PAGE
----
The activist hacker group called Anonymous has been busy honing their skills in preparation for what they promise to be a massive attack on Facebook planned for Nov. 5, also known as, Guy Fawkes Day.
(Fawkes was an English Catholic who tried to assassinate King James I and blow up Parliament on Nov. 5, 1605, according to TIME Magazine. His likeness was transformed into a theatre mask that was made famous in the “V for Vendetta” graphic novel and film.)
“Your medium of communication you all so dearly adore will be destroyed,” said Anonymous in a video posted on July 16. “ (Like its other videos, this one features a computerized voiceover to a screen picture of the groups logo)
“If you’re a willing activist or a guy who just wants to protect the freedom of information then join the cause and kill Facebook for the sake of your own privacy,” the voice states.
Anonymous claims that Facebook is selling user information to the government so it can spy on people but did not provide any specifics.
News about the video and the alleged impending attack has been circulating on Twitter via the hashtag #opFacebook.
In the meantime, the notorious group of net vigilantes spent the weekend hacking the Twitter and Facebook accounts of Colombian politician German Vargas Lleras and the Syrian Ministry of Defense’s homepage.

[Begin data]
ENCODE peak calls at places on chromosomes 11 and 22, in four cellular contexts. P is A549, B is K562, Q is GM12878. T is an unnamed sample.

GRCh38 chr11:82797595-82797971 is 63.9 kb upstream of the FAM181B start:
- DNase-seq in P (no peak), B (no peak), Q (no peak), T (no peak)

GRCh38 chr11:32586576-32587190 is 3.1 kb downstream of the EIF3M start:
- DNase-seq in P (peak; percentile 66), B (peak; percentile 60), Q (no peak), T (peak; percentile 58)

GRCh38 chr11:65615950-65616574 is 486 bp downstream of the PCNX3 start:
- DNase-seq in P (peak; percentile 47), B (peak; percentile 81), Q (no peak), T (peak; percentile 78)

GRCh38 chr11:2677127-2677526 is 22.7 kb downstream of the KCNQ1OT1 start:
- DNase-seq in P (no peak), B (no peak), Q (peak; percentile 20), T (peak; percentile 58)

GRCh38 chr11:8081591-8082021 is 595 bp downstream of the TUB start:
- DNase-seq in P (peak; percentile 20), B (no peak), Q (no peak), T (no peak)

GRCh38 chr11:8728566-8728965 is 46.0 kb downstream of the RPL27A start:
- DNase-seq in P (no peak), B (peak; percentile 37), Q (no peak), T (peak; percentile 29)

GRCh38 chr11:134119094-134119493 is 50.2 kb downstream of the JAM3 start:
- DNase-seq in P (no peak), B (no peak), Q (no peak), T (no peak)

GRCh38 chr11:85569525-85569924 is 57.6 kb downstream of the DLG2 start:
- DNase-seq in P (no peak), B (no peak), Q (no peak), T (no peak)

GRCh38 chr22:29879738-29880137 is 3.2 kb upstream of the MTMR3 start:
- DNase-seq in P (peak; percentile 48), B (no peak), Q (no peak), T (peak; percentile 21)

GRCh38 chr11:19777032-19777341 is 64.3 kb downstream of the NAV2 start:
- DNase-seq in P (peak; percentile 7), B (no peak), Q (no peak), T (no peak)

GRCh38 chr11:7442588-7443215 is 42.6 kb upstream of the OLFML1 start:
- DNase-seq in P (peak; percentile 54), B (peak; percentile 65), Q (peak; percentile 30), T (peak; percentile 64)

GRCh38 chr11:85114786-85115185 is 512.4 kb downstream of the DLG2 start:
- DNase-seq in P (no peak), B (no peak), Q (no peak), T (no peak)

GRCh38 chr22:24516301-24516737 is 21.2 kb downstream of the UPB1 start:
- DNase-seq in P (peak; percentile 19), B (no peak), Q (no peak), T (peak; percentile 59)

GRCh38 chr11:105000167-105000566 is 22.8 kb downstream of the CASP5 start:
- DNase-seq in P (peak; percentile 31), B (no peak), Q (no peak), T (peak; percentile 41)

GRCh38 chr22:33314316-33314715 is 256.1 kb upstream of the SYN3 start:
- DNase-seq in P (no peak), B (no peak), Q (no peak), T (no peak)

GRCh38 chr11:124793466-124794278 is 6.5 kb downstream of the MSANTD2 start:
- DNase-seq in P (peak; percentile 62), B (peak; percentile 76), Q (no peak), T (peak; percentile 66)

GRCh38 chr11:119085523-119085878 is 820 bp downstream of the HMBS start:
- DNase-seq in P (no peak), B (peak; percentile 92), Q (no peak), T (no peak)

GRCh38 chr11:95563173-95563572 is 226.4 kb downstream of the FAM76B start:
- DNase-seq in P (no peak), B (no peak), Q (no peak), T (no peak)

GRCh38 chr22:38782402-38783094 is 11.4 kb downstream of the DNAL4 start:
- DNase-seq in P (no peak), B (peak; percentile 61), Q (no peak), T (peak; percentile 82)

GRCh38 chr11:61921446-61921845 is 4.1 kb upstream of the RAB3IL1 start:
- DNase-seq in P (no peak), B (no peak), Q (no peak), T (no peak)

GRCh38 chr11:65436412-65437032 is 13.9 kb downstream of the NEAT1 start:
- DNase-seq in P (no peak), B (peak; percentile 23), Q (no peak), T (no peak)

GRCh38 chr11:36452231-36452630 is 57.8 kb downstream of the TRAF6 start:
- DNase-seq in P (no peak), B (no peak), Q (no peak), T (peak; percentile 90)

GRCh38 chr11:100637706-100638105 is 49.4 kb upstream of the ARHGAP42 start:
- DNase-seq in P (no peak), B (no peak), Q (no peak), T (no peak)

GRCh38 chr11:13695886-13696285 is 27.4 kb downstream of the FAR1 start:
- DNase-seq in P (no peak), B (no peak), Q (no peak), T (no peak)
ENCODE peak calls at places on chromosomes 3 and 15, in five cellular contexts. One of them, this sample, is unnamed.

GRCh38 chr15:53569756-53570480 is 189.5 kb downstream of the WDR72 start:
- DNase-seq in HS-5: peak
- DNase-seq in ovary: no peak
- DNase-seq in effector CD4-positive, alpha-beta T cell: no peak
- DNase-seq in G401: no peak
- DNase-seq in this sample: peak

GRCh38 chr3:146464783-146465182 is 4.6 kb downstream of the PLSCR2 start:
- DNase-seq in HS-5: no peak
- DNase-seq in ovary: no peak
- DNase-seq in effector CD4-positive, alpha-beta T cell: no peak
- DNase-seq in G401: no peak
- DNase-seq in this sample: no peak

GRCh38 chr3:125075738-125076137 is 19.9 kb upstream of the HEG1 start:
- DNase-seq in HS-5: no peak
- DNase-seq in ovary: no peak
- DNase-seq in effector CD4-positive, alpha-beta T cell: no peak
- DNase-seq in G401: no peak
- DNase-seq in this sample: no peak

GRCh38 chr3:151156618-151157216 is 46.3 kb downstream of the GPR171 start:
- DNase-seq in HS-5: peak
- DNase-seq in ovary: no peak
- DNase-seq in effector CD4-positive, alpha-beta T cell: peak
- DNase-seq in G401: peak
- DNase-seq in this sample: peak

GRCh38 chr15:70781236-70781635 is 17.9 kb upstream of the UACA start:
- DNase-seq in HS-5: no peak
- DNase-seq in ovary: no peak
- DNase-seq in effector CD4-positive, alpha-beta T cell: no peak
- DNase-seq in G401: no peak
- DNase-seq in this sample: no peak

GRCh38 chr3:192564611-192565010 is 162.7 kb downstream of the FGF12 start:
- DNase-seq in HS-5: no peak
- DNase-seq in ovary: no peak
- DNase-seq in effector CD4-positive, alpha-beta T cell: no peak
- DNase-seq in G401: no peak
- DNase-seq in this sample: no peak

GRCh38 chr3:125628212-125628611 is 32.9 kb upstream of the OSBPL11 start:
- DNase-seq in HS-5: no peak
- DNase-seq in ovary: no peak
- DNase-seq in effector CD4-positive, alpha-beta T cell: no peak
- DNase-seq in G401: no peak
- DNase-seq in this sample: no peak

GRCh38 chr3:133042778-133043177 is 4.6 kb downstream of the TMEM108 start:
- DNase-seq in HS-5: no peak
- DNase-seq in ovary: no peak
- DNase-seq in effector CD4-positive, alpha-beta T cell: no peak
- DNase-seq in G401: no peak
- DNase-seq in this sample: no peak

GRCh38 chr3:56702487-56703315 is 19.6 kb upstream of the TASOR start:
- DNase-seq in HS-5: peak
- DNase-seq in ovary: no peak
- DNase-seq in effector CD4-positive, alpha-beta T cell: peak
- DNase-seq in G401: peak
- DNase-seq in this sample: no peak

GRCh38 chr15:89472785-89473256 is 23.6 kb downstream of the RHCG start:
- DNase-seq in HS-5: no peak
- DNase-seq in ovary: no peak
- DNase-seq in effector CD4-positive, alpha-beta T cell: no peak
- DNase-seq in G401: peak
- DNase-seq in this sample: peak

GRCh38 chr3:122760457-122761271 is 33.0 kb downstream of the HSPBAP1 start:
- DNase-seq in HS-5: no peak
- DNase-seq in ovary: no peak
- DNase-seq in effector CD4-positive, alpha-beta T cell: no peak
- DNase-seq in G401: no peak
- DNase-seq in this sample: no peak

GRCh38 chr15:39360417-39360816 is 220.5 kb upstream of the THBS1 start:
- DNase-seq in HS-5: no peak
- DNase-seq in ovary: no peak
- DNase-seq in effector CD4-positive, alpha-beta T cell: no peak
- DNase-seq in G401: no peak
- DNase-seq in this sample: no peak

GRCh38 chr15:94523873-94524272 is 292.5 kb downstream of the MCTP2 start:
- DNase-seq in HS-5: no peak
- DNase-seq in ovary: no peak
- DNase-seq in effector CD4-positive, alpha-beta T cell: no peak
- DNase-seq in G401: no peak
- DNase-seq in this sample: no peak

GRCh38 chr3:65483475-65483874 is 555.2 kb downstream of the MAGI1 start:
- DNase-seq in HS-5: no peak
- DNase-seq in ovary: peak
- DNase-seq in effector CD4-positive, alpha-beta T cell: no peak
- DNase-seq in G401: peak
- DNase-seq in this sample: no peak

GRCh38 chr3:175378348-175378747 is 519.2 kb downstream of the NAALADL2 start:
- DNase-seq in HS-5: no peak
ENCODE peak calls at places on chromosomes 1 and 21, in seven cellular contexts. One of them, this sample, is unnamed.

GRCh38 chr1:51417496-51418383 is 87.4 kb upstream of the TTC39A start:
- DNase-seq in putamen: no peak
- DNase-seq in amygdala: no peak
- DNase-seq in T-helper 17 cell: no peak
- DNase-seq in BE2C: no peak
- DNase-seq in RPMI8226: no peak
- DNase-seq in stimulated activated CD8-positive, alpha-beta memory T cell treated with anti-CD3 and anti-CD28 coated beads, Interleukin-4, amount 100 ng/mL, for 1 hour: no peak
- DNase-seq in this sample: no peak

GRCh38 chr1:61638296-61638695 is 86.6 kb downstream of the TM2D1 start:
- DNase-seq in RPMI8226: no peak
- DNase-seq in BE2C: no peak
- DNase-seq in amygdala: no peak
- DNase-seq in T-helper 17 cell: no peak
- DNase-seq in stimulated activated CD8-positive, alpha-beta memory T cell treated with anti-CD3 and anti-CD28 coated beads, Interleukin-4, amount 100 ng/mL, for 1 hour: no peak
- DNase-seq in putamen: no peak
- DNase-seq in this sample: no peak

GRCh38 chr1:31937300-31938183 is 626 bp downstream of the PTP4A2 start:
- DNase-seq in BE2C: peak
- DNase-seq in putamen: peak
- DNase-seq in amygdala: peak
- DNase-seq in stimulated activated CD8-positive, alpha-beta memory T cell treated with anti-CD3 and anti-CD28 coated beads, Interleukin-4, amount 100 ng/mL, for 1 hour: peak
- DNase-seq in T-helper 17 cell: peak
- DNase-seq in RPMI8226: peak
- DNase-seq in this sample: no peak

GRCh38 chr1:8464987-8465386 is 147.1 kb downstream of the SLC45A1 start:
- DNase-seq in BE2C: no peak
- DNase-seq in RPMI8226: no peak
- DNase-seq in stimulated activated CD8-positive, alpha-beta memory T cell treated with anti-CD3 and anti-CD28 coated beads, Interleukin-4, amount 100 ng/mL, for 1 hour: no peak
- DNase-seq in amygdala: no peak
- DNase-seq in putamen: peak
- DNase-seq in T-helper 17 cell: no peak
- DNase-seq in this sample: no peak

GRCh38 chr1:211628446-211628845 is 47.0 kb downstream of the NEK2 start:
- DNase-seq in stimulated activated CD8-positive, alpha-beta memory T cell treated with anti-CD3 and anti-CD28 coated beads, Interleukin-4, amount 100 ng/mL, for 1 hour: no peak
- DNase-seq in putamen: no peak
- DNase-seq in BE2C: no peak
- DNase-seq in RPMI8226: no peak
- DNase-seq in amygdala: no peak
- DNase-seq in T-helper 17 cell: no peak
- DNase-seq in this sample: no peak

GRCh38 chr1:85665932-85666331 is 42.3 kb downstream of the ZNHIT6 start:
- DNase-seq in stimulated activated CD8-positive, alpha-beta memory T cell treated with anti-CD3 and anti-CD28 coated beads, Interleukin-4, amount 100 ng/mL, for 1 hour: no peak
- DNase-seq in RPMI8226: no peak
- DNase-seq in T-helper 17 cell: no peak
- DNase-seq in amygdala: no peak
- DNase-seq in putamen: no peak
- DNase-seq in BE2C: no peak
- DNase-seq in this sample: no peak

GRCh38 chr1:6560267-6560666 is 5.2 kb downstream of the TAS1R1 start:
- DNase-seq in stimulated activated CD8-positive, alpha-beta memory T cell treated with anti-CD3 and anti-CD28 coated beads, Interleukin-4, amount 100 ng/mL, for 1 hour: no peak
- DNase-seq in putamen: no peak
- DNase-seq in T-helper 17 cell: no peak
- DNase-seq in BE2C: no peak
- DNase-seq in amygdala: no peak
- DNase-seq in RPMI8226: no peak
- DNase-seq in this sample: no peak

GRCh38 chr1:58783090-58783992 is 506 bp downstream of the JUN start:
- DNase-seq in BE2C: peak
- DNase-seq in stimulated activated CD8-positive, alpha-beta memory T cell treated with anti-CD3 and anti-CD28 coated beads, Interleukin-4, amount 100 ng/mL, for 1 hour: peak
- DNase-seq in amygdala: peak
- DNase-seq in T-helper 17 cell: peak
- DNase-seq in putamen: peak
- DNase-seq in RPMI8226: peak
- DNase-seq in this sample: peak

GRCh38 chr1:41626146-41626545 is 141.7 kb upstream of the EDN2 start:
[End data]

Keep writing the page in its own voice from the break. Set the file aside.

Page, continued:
The Syrian website was still down as of Monday afternoon.
“To the Syrian people: The world stands with you against the brutal regime of Bashar Al-Assad,” wrote Anonymous in a message they claimed to have posted on ministry’s homepage. “All tyrants will fall, and thanks to your bravery Bashar Al-Assad is next.”
Since January 2011, more than 1,400 Syrians have been killed and another 10,000 have been arrested in peaceful protest against the 11-year reign of President Bashar Al-Assad, according to The New York Times. The protests are in response to the state of emergency that’s been in place since 1963, reported Al Jazeera. Under these conditions many constitutional rights, including the freedom of speech, press and assembly, have been suspended.
In Colombia, Lleras, who is currently serving at the Ministry of the Interior and Justice, has come under fire for his support of a law that threatens to limit free speech on the Internet, reported Terra, a Spanish news organization. So in response to this form of censorship, Anonymous placed a Guy Fawkes mask over Llera’s profile Twitter photo.
The hacker group known as Anonymous was founded on the “hacker-friendly message board called 4chan” sometime in 2003, according to AOL news.
The number of members remains unknown but recent arrests have shown that the group is largely made up males in their 20s, reported the Sydney Morning Herald and Reuters. The group has successfully disrupted the services of PayPal and The Church of Scientology.
The group gained some notoriety last December following the imprisonment of Wikileaks founder Juilan Assange. They disrupted the websites of Visa and Mastercard after they stopped accepting donations on behalf on the whistle blowing organization, according to the Wall Street Journal.
So the question remains, what will happen to Facebook come November? Will Anonymous shut it down for a few hours and replace it with anti-Facebook screed, similarly to what they’ve done in the past? And If so, what difference will it really make?
We’ll keep watch over this and other activities.